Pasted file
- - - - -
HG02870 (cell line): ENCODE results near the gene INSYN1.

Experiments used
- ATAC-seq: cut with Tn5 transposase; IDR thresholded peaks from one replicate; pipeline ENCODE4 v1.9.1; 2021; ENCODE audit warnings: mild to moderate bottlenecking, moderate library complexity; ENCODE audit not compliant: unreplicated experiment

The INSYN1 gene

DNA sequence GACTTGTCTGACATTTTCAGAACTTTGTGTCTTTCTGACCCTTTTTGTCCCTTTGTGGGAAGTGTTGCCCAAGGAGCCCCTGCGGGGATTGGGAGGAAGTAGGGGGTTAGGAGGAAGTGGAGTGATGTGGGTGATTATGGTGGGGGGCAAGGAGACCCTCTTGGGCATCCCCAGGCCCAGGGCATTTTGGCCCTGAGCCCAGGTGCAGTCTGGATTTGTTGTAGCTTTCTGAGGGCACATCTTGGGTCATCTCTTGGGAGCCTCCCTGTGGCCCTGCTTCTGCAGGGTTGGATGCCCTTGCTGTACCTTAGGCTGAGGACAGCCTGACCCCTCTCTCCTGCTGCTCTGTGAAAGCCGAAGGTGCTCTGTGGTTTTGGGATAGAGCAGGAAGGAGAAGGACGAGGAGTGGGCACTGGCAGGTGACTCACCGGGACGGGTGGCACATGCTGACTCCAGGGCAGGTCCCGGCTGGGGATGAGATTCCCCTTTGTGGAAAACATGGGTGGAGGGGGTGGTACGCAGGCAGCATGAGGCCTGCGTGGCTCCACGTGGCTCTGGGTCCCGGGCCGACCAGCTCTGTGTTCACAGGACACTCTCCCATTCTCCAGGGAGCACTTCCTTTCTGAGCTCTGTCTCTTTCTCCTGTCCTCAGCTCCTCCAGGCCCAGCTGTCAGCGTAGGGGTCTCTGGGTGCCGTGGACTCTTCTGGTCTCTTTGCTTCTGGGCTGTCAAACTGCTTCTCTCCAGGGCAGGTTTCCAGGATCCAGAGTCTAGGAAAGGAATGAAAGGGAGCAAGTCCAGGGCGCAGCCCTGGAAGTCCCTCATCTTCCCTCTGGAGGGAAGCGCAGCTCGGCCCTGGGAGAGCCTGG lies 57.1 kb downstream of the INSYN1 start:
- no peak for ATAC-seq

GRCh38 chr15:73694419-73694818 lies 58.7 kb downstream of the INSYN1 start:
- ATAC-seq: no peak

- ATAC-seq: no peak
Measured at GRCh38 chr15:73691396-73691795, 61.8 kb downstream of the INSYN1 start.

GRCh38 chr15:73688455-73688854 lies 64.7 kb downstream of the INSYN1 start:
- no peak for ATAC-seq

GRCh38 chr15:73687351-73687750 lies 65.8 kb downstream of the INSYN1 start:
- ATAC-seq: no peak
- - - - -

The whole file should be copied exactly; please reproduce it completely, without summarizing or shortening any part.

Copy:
HG02870 (cell line): ENCODE results near the gene INSYN1.

Experiments used
- ATAC-seq: cut with Tn5 transposase; IDR thresholded peaks from one replicate; pipeline ENCODE4 v1.9.1; 2021; ENCODE audit warnings: mild to moderate bottlenecking, moderate library complexity; ENCODE audit not compliant: unreplicated experiment

The INSYN1 gene

DNA sequence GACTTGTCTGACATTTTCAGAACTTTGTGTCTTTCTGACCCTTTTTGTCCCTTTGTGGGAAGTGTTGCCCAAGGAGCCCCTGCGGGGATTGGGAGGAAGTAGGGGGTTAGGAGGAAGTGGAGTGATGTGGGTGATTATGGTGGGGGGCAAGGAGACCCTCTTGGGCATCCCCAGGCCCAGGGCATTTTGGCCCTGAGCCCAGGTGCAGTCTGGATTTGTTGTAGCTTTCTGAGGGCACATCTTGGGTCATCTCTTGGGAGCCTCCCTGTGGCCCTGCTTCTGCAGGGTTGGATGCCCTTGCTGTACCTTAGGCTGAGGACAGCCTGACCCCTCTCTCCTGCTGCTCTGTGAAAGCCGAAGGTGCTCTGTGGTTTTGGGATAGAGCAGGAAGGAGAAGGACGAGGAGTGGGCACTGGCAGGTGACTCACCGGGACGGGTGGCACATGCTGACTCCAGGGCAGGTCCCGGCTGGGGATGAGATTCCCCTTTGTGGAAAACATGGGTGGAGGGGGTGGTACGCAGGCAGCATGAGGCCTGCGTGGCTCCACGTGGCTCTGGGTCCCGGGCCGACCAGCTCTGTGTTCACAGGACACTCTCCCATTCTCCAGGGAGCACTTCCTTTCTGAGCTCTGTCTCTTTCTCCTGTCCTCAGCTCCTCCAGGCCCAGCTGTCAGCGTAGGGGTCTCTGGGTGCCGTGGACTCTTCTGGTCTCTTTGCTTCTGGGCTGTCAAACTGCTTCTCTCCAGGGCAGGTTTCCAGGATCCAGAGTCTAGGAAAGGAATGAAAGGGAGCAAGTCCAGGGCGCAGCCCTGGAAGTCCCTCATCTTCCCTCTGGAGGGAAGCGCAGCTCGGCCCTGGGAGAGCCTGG lies 57.1 kb downstream of the INSYN1 start:
- no peak for ATAC-seq

GRCh38 chr15:73694419-73694818 lies 58.7 kb downstream of the INSYN1 start:
- ATAC-seq: no peak

- ATAC-seq: no peak
Measured at GRCh38 chr15:73691396-73691795, 61.8 kb downstream of the INSYN1 start.

GRCh38 chr15:73688455-73688854 lies 64.7 kb downstream of the INSYN1 start:
- no peak for ATAC-seq

GRCh38 chr15:73687351-73687750 lies 65.8 kb downstream of the INSYN1 start:
- ATAC-seq: no peak